An 18-year-old student from the Czech Republic won the Miss World 2006 beauty contest in a show that produced belles, glitz and glamour. We take a look at the history of the competition.

History of Miss World

- In 1970, feminist protesters threw flour bombs during the live event at London's Royal Albert Hall, temporarily scaring host Bob Hope.

- The first winner from the United States, 1973's Marjorie Wallace, was forced to resign because of her high-profile serial dating.

- The 1974 winner Helen Morgan resigned four days later after it was discovered she was a single mother.

- In 1976, several countries went on a boycott, because the pageant included both a Caucasian and African representative for South Africa. In yet another shut-out for the nation for its apartheid policy, South Africa competed for the last time in 1977, before it was welcomed back in 1991 as that policy disintegrated.

- The 1980 winner Gabriela Brum of Germany resigned one day after winning, initially claiming her boyfriend disapproved. A few days later it emerged that she had been forced to resign after it was discovered that she posed naked for a magazine.

- In 1996, wide-scale protests took place in Bangalore, India over the hosting of the beauty contest.

- Just days after her 1998 crowning, Israel's Linor Abargil revealed that she had been raped only two months before the pageant. One of the highlights of her year was seeing her accused rapist convicted.

Did you know?

In 2000, Aishwarya Rai, Miss World 1994 from India, was named the Most Beautiful Miss World of All Times — receiving a score of 9.911.

The longest reign by any Miss World titleholder belongs to the first winner, Kicki Håkansson, which lasted for 475 days (almost 16 months).

The shortest reign was that of Gabriella Brum, which lasted just 18 hours before she resigned in 1980.

Officially, the shortest reign, from the time of her crowning until she passes the title to her successor, will belong to 2005 winner Unnur Birna, who would have reigned for just 294 days (less than 10 months) by the time a new Miss World is named on September 30, 2006.

The world is not enough

Several Miss World's alumna have been cast as Bond girl or made appearances in the Bond movies:

Claudine Auger (France, first runner-up, 1958), Michele Mok (Hong Kong, 1958), Eva Rueber-Staier (Austria, Miss World 1969), Denise Perrier (France, Miss World 1953), Mary Stavin (Sweden, Miss World 1977), Michelle Yeoh (Malaysia, 1983), Ruddy Rodriguez (Venezuela, finalist 1985), Lou-Anne Ronchi (Australia, second runner-up 1984) and Halle Berry (USA, finalist 1986).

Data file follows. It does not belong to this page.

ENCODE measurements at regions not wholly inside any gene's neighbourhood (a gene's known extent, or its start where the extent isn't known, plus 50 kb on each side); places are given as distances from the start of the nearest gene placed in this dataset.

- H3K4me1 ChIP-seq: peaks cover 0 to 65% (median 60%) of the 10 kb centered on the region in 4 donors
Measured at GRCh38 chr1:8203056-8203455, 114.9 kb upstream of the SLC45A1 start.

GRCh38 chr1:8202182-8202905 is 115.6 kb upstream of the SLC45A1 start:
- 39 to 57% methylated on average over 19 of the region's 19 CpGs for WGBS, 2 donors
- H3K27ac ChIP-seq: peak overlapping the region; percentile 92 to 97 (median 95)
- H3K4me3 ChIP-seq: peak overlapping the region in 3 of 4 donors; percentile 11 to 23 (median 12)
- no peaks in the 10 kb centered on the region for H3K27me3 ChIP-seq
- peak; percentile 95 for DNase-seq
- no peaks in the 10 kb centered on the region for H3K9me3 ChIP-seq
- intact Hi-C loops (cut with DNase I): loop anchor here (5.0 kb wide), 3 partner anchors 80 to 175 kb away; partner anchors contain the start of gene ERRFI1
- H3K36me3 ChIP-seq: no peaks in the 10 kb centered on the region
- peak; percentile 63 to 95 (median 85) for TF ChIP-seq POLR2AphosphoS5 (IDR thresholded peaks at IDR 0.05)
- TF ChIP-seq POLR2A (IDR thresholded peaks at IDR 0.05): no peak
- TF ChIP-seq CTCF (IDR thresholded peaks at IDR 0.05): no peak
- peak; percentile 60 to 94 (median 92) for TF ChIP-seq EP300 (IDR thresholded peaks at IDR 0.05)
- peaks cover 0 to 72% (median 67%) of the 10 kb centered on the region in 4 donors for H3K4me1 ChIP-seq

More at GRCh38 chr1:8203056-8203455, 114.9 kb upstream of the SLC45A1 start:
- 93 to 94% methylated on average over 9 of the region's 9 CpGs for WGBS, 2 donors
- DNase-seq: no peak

History in the making

The 55th staging of Miss World in Sanya, China, in 2005 meant that for the first time, all the major beauty pageants were staged in the same continent (Asia): Miss Universe in Thailand, Miss Earth in the Philippines, and Miss International in Japan.

Warsaw in the spotlight

Warsaw, not always a top tourist destination, was determined to show off its charms to a huge television audience when it hosted the Miss World beauty contest.

"Warsaw was the capital of beauty this week," Warsaw Mayor Kazimierz Marcinkiewicz said at a reception with the 104 Miss World contestants.

Poland was the first of East Europe's former communist countries to host Miss World and, in keeping with its conversion to capitalism, is aiming to cash in on the exposure.

A Polish think tank calculated the pageant, billed as television's most watched event, will help draw 5 million extra tourists to Poland by 2010, creating 20,000 jobs and boosting the country's economic output by 1 percentage point over the next four years.

City officials hope many of those tourists will stop in Warsaw, which was mostly destroyed in the second World War and is shunned by many visitors who flock to the Czech capital, Prague, and Krakow in southern Poland.

The two-hour show was held in Warsaw's Palace of Culture, a skyscraper built by the Soviet Union as a gift to Poland and regarded by many Warsaw residents as a Stalinist eyesore.

Feminists dismiss the pageant as a sexist "cattle show" demeaning to women, yet Miss World, founded by a British businessman in 1951, remains popular.

This year, fans casting ballots through mobile phones and the internet chose eight of 16 finalists. Winners of sports, swimsuit, talent and best charitable work competitions also got automatic berths. The former Miss World was Iceland's Unnur Birna Vilhjalmsdottir. She won the title last December in the Chinese resort island of Hainan.